Internet Support: Troubleshooting the 3 Most Common FTP Problems

24. November 2011 Internet Support 0

Welcome back to the last of my three Internet Diagnostic Blogs. Last month I covered Troubleshooting the 4 Most Common Email Errors and the month before it was IT Support for Internet Connection Problems. This month I cover diagnosing the three most common FTP connection problems – FTP Host, FTP Authentication and FTP Configuration. Before delving in, a quick description of FTP clients and servers:

The FTP client is the software you use to make the FTP connection from your computer. There are many clients to choose from, each one of them providing different levels of complexity for the novice and expert user. Most have similar features.

The FTP server is the software your FTP client connects to. The server software communicates with your FTP client and allows files to be uploaded or downloaded, keeping the file’s information on both sides synced so you can verify your files have been transferred properly.


A FTP host is merely the specific site you are connecting to on the FTP server. Some hosts use a static IP address which you direct your FTP client to and others use a domain name which resolves to a static, dynamic or shared IP address (e.g., ftp or

The benefit of using a static IP address is that you don’t have to rely on DNS to find your site. You just go there. The drawback to using a static IP is that some web hosting companies periodically change the IP assigned your domain, and if they don’t notify you quickly you will be unable to connect your FTP client to their FTP server. If you are using a static IP address that previously worked but are now unable to connect, contact your FTP provider and verify your IP address is unchanged and still valid.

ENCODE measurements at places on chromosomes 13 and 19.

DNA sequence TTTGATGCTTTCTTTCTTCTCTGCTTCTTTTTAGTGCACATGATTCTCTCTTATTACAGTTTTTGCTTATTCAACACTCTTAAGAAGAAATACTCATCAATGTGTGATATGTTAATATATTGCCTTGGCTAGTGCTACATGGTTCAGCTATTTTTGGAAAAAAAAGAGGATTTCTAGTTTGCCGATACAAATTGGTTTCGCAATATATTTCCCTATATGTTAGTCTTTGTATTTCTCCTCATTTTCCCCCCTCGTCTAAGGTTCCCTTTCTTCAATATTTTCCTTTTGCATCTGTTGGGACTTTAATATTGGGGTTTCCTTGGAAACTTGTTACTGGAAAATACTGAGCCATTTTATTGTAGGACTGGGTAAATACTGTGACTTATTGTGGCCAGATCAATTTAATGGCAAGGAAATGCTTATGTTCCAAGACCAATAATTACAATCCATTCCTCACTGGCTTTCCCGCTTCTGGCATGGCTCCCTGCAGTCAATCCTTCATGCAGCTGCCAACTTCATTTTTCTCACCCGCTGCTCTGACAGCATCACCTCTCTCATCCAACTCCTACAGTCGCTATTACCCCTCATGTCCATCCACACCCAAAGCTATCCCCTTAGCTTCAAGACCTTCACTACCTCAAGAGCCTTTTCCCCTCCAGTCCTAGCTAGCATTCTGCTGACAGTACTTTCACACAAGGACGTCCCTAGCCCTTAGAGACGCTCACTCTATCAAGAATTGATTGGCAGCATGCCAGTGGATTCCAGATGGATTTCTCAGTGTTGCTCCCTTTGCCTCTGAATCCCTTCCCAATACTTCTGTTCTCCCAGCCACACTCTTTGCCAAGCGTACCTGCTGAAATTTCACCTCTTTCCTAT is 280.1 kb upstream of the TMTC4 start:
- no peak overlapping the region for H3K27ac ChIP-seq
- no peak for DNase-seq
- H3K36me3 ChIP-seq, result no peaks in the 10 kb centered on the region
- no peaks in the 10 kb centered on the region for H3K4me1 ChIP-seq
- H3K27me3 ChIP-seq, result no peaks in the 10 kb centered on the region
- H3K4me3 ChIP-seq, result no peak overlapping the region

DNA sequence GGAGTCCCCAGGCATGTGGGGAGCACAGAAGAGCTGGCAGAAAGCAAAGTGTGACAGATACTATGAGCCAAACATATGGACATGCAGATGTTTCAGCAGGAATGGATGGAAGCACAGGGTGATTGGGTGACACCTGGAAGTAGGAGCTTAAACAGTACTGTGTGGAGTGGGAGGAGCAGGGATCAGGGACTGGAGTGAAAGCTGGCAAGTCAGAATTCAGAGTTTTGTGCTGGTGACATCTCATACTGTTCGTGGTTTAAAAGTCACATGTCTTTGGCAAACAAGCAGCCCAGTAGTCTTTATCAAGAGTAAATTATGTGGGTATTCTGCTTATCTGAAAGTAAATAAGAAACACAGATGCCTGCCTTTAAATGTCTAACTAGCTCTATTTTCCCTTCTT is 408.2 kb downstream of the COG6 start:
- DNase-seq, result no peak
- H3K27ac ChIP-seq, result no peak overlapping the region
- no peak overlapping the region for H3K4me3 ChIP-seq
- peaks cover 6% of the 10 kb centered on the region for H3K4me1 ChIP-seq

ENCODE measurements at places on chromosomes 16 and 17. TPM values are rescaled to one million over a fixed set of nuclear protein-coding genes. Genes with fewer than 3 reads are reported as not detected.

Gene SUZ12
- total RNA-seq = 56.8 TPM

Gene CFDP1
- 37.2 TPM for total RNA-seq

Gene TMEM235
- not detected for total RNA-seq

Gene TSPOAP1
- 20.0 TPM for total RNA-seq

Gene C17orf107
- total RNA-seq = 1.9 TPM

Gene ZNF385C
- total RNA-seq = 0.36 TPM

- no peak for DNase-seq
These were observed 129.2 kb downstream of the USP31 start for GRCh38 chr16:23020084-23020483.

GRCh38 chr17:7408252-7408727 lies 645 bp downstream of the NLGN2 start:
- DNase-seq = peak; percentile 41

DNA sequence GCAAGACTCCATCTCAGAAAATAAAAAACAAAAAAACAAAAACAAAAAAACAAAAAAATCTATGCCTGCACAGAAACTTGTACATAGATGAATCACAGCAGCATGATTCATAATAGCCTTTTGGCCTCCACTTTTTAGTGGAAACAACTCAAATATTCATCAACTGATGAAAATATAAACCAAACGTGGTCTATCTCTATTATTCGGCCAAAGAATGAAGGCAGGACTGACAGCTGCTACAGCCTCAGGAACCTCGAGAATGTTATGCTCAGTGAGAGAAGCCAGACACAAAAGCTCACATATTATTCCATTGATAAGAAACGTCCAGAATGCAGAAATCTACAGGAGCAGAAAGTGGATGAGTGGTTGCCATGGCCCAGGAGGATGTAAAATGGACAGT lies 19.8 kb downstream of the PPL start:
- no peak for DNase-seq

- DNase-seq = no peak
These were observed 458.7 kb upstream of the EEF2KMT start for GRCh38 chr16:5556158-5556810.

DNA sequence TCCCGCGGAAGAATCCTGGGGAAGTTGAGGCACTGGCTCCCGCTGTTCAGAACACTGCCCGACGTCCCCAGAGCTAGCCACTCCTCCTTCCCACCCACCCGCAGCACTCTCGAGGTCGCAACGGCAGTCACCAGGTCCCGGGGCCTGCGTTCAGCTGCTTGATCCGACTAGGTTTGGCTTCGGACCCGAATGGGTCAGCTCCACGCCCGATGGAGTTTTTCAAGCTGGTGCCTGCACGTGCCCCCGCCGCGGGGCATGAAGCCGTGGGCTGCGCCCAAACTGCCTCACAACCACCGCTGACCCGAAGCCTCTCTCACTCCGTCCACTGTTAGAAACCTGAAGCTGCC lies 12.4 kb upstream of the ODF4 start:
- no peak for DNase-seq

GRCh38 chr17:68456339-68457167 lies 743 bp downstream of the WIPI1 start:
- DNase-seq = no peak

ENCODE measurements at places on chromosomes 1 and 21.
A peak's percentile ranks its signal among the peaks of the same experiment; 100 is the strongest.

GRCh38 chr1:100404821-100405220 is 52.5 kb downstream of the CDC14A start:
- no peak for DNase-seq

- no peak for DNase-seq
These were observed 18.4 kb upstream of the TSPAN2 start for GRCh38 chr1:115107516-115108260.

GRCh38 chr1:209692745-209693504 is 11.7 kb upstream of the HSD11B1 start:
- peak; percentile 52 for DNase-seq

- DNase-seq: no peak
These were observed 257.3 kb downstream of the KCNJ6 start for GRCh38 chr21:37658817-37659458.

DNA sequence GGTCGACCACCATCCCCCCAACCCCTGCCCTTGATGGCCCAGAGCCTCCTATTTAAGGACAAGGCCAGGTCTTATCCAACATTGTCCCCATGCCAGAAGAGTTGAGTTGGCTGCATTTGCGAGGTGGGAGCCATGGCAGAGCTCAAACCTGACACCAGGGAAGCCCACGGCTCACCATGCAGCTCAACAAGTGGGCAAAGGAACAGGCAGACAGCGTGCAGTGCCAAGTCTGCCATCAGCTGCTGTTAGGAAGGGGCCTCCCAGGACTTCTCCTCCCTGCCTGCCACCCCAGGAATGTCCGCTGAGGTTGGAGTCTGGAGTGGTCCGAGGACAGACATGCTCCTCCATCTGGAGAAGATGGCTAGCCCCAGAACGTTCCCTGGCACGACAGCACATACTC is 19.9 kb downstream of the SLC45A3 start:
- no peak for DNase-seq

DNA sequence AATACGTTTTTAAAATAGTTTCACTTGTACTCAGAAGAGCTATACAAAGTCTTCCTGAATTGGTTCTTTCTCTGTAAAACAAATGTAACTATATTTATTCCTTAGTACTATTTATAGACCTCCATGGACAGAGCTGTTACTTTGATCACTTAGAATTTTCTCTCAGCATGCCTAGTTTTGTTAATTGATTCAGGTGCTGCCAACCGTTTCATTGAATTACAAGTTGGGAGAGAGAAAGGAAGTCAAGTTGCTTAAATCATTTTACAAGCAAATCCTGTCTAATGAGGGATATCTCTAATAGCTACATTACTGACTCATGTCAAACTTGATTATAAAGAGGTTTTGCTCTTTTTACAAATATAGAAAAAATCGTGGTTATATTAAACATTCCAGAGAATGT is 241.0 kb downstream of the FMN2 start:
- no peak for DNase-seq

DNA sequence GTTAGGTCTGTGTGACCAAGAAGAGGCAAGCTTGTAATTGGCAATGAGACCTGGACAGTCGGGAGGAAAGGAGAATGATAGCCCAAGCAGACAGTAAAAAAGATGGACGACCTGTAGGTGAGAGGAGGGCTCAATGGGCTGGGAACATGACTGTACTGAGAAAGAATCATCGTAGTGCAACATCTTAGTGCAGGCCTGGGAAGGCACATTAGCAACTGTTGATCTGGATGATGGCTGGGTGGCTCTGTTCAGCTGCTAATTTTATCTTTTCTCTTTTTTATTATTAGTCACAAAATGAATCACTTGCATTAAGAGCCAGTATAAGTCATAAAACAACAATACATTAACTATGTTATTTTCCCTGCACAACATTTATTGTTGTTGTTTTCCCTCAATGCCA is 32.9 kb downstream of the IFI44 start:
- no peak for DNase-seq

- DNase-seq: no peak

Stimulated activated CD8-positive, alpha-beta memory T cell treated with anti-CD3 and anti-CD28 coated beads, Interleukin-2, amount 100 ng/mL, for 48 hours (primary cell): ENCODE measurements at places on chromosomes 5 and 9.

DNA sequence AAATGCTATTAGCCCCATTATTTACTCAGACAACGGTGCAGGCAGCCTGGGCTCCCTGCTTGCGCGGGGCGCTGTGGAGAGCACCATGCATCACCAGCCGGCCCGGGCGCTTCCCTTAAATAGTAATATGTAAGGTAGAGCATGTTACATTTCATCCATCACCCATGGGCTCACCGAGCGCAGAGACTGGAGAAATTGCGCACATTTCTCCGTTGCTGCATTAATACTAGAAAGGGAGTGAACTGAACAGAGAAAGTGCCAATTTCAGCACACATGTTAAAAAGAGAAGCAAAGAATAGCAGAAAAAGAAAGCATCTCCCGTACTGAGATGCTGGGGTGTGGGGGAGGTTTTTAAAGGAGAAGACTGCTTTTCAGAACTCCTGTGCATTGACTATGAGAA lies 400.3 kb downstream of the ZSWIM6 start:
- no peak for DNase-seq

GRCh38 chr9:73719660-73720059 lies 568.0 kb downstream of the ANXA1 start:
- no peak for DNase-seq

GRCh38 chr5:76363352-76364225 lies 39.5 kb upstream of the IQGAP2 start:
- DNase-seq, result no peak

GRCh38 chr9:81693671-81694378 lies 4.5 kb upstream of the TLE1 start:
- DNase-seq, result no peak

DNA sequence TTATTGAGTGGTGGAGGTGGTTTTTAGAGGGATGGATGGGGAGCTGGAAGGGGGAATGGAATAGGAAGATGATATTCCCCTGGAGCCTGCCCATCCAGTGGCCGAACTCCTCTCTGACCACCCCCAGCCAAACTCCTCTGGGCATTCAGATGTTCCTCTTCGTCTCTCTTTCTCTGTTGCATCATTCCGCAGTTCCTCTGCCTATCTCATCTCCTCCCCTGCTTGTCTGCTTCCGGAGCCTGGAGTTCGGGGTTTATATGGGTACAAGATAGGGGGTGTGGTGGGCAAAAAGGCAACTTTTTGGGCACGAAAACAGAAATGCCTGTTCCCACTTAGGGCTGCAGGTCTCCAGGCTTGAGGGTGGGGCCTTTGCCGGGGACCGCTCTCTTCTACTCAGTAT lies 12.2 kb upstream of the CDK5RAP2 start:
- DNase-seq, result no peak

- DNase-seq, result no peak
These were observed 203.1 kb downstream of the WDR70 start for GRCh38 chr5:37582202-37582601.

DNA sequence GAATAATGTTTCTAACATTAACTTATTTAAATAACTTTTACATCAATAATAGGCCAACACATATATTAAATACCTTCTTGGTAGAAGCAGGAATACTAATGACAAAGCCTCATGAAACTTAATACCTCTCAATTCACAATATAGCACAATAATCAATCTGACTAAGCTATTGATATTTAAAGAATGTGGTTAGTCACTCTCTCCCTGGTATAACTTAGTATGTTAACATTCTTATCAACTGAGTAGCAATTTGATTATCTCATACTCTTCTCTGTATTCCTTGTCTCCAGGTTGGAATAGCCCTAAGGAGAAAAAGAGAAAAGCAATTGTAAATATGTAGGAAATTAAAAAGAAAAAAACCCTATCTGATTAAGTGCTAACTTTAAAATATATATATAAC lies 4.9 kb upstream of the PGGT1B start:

Obviously, then, the benefit of using a name to connect to your FTP site is that if the static IP address ever changes it won’t matter because the name will, in theory, always point to the correct IP address (assuming no human errors – like typos – get in the way). However, using a name means you are relying on DNS. I’m not going to spend a lot of time on DNS right now — let me know if you would like me to blog about DNS in one of my future posts — but the main drawbacks to using DNS are:

1. DNS can sometimes break and leave you with no connectivity. This can be overcome by using the static IP assigned to the site as long as the IP address isn’t a shared IP. Sometimes shared IP addresses are not a problem either as long as the user’s authentication is assigned to the FTP site.

2. DNS changes are not fast moving. It can take DNS changes up to 24 hours (and sometimes longer), to propagate across the Internet. Again, the problem can be rectified by using a static IP for the host address.

If you cannot connect to your FTP site and are using a host name to connect, check with your provider to verify they haven’t made any recent DNS changes. If they have, see if they can provide you with a static IP address to use until the DNS changes propagate.


Authentication issues are typically the most common cause for FTP connectivity problems. Problems could be either user name or password related – though typically the latter. I’ve seen times here at Skyway West where we have had to change a FTP password because a customer’s FTP server was hacked and was spewing viruses to the world. We are vigilant about alerting clients to advise them that their password has been changed for security reasons (protect your passwords and avoid uploading infected files), but still there is the chance that they will try their old authentication details and fail to connect. Here are some tips about user settings: